Diagnostic surgical pathology in lung cancer: Diagnosis and management of lung cancer, 3rd ed: American College of Chest Physicians evidence-based clinical practice guidelines

Chest. 2013 May;143(5 Suppl):e251S-e262S. doi: 10.1378/chest.12-2356.


Background: This article provides evidence-based background and recommendations for the development of American College of Chest Physicians guidelines for the diagnosis and management of lung cancer. Specific population, intervention, comparison, and outcome questions were addressed to arrive at consensus recommendations.

Methods: A systematic search of the medical and scientific literature using MEDLINE and PubMed was performed for the years 1990 to 2011 and limited to literature on humans and articles written in English. Our approach to examining the evidence and formulating recommendations is described in the "Methodology for Lung Cancer Evidence Review and Guideline Development: American College of Chest Physicians Evidence-Based Clinical Practice Guidelines (2nd Edition)" and updated in "Methodology for Development of Guidelines for Lung Cancer: Diagnosis and Management of Lung Cancer, 3rd ed: American College of Chest Physicians Evidence-Based Clinical Practice Guidelines."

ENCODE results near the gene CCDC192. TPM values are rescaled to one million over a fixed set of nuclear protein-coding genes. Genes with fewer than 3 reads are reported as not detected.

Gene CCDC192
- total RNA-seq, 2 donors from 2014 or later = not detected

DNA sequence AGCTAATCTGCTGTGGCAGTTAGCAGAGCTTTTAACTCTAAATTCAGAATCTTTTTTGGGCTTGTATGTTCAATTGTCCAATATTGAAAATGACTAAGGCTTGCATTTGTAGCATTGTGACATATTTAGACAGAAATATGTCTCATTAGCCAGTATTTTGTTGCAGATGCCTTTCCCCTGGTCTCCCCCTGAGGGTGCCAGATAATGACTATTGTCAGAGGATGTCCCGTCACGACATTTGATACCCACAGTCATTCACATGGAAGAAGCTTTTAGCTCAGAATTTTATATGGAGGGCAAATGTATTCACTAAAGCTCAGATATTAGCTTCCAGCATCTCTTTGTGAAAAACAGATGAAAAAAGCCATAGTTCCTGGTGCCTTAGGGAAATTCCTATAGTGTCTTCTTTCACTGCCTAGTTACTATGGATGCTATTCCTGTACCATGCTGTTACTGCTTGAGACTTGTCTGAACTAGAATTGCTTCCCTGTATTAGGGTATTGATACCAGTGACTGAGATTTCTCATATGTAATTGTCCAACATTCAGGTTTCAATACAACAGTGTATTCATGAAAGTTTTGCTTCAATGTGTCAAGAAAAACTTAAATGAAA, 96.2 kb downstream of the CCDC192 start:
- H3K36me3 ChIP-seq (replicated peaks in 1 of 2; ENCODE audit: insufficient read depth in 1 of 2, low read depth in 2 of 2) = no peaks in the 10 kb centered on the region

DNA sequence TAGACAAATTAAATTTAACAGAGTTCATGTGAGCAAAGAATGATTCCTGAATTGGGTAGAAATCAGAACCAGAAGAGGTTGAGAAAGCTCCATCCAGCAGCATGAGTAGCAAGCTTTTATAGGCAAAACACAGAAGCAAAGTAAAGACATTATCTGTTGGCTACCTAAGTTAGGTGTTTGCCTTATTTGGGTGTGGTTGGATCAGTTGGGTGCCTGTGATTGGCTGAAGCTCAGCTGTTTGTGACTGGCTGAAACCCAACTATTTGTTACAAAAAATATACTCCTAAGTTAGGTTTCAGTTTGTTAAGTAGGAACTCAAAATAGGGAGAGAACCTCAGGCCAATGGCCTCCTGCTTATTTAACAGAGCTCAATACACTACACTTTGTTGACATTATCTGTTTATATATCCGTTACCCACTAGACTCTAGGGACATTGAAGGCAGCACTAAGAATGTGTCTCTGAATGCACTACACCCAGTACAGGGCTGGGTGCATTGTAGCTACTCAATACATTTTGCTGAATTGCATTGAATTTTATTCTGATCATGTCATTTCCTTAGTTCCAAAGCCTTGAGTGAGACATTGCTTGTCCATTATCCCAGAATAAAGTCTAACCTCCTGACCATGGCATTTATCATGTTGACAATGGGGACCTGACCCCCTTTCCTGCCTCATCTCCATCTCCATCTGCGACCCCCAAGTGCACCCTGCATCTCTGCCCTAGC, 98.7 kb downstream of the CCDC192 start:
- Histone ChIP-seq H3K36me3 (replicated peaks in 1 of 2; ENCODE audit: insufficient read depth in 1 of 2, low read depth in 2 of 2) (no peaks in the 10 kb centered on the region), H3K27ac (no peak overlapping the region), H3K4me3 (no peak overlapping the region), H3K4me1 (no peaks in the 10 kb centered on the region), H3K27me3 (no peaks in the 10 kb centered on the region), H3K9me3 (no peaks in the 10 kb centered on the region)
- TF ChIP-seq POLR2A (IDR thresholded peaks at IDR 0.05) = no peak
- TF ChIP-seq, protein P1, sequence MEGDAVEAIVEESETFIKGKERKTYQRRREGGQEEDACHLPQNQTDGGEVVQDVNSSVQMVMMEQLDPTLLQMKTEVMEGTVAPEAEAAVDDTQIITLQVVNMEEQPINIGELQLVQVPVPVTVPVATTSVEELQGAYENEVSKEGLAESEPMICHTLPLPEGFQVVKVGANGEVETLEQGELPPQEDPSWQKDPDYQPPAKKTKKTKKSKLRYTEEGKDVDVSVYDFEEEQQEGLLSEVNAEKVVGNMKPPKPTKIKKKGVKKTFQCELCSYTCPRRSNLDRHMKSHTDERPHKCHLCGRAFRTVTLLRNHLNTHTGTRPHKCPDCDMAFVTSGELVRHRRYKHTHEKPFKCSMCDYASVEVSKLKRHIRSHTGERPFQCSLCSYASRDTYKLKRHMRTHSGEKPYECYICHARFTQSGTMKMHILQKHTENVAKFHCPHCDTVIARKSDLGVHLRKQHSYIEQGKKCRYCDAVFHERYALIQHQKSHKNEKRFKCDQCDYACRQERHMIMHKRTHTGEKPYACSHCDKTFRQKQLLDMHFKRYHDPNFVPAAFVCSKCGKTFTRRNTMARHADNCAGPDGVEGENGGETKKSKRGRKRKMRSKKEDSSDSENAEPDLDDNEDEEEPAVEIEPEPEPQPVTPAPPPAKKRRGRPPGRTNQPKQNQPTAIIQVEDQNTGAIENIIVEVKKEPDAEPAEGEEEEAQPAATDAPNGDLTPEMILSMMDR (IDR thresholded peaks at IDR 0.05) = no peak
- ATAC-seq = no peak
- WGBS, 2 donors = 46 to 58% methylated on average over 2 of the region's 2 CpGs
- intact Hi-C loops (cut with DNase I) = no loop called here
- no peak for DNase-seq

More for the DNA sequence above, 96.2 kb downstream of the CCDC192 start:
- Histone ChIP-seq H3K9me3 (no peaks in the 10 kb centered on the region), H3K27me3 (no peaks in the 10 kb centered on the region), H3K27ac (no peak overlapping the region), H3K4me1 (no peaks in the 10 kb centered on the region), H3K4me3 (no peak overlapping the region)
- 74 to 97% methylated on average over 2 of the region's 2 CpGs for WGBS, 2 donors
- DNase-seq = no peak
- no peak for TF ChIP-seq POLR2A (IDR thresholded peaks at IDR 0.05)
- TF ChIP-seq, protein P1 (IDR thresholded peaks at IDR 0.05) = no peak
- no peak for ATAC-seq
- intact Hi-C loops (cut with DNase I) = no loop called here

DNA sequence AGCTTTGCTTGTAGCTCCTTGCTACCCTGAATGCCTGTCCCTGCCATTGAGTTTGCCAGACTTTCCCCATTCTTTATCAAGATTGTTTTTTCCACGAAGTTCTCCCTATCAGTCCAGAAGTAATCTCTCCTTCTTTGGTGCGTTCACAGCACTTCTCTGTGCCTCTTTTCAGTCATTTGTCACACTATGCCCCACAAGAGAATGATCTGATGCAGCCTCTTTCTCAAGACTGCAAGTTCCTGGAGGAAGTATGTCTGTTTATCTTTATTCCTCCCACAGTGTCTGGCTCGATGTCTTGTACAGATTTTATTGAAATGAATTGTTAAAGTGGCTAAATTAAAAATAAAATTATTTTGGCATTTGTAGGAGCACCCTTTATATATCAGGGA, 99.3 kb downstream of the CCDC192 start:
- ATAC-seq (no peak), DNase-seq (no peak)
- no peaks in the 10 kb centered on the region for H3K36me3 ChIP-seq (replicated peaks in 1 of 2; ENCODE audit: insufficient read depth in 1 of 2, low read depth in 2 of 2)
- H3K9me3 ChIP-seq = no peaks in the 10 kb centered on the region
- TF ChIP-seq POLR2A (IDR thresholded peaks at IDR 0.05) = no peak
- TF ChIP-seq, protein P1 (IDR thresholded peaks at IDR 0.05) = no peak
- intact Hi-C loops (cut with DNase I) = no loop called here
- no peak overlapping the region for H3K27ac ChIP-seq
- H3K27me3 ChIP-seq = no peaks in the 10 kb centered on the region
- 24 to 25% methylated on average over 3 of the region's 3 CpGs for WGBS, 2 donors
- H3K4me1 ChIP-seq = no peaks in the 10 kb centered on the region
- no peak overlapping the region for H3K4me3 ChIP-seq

Results: Pathologic examination results of lung cancers should be recorded in a synoptic form to include important prognostic features of histologic type, tumor size and location, involvement of visceral pleura, extension to regional and distant lymph nodes, and metastatic spread to visceral organs and bone to increase completeness of recording. It is important for the surgical pathologist to make distinctions between malignant mesothelioma and pleural adenocarcinomas, small cell and non-small cell carcinomas, adenocarcinomas and squamous cell carcinomas, and primary and metastatic carcinomas of the lung. In challenging cases of pathologic differential diagnosis, additional studies may enable the separation of distinct tumor types.

Conclusions: Pathologic assessment of lung cancers is a crucial component for the diagnosis, management, and prognosis of lung cancer, making the pathologist a critical member of the clinical and management team. Selective diagnostic techniques, including limited designed immunohistochemical panels, and decision analysis will increase diagnostic accuracy.

Publication types

  • Practice Guideline
  • Research Support, Non-U.S. Gov't

MeSH terms

  • Diagnosis, Differential
  • Evidence-Based Medicine
  • Humans
  • Lung Neoplasms / pathology*
  • Lung Neoplasms / surgery*
  • Pathology, Surgical / methods*
  • Prognosis